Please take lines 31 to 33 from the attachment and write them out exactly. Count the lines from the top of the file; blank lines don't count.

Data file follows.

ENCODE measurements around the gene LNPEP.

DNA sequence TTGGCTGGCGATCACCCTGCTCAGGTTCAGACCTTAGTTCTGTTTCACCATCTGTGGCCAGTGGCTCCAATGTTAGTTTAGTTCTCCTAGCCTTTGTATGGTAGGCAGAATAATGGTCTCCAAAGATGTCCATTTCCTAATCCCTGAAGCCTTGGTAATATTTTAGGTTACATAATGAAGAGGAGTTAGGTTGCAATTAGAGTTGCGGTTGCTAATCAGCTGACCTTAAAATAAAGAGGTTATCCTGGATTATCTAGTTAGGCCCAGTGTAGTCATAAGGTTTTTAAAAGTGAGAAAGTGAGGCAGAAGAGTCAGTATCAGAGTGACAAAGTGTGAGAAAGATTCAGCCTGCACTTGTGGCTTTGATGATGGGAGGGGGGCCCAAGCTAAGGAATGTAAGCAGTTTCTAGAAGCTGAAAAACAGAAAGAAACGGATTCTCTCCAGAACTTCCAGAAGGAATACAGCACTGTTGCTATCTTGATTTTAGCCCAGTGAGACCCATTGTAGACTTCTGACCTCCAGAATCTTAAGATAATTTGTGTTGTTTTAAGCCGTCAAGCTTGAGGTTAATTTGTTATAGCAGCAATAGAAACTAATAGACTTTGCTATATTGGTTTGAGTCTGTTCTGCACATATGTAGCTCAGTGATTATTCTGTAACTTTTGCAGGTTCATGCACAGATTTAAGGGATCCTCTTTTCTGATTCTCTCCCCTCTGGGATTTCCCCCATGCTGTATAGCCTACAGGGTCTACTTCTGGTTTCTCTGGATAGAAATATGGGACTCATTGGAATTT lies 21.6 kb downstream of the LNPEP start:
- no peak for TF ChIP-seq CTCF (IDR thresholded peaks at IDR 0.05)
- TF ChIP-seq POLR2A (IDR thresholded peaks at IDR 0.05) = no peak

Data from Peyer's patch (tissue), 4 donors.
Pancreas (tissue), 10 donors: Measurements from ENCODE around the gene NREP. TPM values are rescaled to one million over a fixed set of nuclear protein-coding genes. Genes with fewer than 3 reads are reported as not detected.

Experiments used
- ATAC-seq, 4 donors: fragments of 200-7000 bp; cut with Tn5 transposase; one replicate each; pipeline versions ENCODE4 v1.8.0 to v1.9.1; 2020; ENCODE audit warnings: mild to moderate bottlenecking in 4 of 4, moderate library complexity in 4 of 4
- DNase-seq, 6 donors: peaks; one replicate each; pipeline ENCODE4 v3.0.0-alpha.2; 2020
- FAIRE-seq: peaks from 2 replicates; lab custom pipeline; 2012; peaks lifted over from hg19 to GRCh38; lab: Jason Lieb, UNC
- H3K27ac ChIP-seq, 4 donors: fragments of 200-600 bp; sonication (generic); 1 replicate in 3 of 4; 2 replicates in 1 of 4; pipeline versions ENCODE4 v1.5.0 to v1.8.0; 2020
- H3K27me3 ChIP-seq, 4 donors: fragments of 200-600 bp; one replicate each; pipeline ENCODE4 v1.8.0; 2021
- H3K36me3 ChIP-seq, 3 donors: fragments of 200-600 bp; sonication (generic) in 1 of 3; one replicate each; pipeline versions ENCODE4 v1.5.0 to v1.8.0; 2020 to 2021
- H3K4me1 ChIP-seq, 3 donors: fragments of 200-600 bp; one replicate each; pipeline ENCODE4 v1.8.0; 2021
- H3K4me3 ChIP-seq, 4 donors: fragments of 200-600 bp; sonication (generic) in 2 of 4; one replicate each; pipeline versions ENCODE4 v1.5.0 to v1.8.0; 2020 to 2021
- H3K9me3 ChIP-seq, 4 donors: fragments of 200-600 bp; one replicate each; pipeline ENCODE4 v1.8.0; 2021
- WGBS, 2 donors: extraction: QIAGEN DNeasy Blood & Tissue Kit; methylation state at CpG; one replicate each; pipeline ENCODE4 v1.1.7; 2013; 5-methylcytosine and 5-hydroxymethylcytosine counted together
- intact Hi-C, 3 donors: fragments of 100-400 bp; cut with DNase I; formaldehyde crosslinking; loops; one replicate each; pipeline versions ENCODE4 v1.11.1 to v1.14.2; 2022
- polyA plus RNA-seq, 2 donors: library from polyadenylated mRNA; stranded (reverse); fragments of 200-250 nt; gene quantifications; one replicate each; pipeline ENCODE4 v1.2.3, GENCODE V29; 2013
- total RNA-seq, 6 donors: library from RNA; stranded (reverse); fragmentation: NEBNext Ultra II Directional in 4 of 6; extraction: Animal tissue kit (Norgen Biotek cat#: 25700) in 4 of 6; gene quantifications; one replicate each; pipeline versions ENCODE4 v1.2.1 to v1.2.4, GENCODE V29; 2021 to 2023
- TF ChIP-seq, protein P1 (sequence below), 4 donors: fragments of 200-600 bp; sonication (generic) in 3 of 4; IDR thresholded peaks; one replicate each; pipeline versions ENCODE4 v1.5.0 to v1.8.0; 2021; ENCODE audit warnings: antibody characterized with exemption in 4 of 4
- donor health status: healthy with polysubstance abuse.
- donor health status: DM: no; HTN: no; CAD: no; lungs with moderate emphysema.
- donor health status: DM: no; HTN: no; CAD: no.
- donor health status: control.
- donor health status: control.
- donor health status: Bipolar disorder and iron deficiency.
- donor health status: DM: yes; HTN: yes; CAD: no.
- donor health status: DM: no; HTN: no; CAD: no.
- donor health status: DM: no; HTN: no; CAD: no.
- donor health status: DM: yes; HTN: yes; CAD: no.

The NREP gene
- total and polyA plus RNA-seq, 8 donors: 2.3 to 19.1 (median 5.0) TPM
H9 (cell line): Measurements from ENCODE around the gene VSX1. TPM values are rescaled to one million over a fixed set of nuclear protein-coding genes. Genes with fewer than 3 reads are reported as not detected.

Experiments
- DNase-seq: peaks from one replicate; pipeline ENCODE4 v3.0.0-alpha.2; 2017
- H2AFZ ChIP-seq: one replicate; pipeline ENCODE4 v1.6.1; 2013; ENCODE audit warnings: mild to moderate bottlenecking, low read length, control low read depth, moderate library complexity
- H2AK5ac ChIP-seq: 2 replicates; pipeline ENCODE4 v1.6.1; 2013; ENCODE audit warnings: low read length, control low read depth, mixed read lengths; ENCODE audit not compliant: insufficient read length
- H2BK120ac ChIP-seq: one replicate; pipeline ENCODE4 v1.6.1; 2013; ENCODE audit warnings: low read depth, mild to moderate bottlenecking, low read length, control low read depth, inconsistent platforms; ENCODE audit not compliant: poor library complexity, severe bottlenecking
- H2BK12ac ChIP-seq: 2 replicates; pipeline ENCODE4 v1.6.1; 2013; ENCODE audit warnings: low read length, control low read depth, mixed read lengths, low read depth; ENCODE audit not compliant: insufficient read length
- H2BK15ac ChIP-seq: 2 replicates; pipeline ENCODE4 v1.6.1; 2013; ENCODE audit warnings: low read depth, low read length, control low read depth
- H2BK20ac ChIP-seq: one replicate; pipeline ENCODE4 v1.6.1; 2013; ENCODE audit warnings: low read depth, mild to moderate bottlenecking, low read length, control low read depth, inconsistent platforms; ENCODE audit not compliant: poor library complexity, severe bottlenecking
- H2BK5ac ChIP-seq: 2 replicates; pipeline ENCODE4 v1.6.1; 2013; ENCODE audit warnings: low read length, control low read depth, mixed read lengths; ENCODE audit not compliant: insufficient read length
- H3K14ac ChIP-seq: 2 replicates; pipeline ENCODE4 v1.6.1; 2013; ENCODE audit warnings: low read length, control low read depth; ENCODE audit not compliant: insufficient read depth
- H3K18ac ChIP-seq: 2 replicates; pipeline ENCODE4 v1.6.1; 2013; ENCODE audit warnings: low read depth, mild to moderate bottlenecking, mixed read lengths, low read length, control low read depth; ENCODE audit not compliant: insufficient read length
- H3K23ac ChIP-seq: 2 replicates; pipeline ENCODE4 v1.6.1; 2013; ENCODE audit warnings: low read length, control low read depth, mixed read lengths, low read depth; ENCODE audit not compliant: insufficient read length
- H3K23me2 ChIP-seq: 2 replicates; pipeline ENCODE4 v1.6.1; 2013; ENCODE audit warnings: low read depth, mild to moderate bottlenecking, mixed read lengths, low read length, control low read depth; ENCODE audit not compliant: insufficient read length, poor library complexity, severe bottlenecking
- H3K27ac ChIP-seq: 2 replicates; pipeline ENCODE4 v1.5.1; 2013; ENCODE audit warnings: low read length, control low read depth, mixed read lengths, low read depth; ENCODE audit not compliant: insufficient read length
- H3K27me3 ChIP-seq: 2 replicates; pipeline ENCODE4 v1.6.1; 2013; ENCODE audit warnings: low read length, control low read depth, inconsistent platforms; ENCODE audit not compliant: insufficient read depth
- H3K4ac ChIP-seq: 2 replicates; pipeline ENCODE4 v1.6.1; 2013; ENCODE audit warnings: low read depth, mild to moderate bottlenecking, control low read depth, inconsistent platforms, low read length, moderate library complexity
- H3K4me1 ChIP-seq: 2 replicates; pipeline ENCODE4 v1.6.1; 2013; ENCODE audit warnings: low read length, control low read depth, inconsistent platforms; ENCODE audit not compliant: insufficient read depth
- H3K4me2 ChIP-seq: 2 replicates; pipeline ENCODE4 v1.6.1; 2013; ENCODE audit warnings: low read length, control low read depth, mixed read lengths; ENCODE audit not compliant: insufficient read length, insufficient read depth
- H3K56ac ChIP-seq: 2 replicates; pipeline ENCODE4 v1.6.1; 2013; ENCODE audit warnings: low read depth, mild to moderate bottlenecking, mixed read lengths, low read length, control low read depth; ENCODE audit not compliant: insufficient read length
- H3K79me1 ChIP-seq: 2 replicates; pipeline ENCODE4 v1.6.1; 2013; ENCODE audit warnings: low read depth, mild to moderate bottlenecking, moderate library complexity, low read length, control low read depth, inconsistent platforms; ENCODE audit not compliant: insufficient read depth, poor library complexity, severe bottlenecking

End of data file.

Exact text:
- donor health status: DM: yes; HTN: yes; CAD: no.

The NREP gene
- total and polyA plus RNA-seq, 8 donors: 2.3 to 19.1 (median 5.0) TPM